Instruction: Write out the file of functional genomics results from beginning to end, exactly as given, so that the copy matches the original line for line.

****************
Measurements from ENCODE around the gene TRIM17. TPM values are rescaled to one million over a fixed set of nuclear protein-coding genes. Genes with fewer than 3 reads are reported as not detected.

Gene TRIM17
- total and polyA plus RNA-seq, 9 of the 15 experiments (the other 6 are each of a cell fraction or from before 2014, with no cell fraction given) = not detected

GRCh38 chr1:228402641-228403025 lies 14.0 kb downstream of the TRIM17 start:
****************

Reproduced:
Measurements from ENCODE around the gene TRIM17. TPM values are rescaled to one million over a fixed set of nuclear protein-coding genes. Genes with fewer than 3 reads are reported as not detected.

Gene TRIM17
- total and polyA plus RNA-seq, 9 of the 15 experiments (the other 6 are each of a cell fraction or from before 2014, with no cell fraction given) = not detected

GRCh38 chr1:228402641-228403025 lies 14.0 kb downstream of the TRIM17 start: